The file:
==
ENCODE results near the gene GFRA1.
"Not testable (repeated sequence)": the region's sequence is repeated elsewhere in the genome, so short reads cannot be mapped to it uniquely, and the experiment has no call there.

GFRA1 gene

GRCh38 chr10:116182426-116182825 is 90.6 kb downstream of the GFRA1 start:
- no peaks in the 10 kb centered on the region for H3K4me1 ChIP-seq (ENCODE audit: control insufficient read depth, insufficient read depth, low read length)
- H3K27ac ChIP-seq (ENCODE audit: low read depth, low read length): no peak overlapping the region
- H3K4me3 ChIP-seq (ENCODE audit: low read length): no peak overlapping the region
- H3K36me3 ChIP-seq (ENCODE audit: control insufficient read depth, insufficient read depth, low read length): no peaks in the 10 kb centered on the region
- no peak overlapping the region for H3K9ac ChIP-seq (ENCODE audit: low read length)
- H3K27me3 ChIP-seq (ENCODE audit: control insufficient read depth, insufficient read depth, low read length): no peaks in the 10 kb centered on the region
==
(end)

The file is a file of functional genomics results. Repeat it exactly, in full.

ENCODE results near the gene GFRA1.
"Not testable (repeated sequence)": the region's sequence is repeated elsewhere in the genome, so short reads cannot be mapped to it uniquely, and the experiment has no call there.

GFRA1 gene

GRCh38 chr10:116182426-116182825 is 90.6 kb downstream of the GFRA1 start:
- no peaks in the 10 kb centered on the region for H3K4me1 ChIP-seq (ENCODE audit: control insufficient read depth, insufficient read depth, low read length)
- H3K27ac ChIP-seq (ENCODE audit: low read depth, low read length): no peak overlapping the region
- H3K4me3 ChIP-seq (ENCODE audit: low read length): no peak overlapping the region
- H3K36me3 ChIP-seq (ENCODE audit: control insufficient read depth, insufficient read depth, low read length): no peaks in the 10 kb centered on the region
- no peak overlapping the region for H3K9ac ChIP-seq (ENCODE audit: low read length)
- H3K27me3 ChIP-seq (ENCODE audit: control insufficient read depth, insufficient read depth, low read length): no peaks in the 10 kb centered on the region